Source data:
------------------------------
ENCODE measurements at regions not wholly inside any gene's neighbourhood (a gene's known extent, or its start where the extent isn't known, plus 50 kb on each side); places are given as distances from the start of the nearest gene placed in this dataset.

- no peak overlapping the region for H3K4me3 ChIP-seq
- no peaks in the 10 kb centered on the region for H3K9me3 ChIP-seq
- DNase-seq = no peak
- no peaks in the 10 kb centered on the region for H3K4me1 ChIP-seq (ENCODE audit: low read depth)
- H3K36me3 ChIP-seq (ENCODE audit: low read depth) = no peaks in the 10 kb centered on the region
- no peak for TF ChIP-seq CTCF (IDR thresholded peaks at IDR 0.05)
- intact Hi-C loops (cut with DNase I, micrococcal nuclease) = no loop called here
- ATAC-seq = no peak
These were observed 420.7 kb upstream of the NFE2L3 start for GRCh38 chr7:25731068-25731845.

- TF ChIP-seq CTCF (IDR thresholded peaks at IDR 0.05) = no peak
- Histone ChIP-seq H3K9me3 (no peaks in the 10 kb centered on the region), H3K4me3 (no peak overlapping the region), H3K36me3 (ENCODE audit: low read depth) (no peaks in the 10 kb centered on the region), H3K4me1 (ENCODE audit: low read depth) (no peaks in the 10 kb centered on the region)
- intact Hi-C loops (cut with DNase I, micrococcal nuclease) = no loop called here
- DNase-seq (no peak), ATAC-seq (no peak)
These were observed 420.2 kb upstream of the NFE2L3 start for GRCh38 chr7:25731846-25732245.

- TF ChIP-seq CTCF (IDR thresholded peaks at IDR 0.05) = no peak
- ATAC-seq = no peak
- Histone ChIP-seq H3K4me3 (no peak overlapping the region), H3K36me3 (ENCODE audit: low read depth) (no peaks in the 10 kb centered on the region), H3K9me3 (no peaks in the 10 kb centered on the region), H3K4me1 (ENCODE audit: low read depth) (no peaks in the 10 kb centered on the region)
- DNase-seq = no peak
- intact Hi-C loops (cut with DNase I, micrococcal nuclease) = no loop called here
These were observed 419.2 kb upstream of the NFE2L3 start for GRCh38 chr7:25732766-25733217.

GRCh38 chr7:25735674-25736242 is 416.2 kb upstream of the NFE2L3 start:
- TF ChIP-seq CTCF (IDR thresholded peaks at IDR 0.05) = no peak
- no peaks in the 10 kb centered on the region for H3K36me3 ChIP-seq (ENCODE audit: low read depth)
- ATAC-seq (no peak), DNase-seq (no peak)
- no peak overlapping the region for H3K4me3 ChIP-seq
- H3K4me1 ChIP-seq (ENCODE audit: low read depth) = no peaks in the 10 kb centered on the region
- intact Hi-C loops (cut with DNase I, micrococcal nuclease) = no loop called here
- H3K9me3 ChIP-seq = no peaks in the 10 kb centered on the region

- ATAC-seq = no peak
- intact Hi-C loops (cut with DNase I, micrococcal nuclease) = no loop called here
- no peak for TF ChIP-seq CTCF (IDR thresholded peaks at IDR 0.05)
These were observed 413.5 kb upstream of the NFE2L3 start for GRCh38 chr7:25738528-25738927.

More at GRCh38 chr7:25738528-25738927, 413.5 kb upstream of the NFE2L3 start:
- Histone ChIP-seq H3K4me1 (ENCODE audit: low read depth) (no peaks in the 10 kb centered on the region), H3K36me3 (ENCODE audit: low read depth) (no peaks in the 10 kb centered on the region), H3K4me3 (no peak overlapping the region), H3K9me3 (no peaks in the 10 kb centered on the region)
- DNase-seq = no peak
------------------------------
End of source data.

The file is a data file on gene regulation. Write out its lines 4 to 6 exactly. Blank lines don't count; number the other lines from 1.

- DNase-seq = no peak
- no peaks in the 10 kb centered on the region for H3K4me1 ChIP-seq (ENCODE audit: low read depth)
- H3K36me3 ChIP-seq (ENCODE audit: low read depth) = no peaks in the 10 kb centered on the region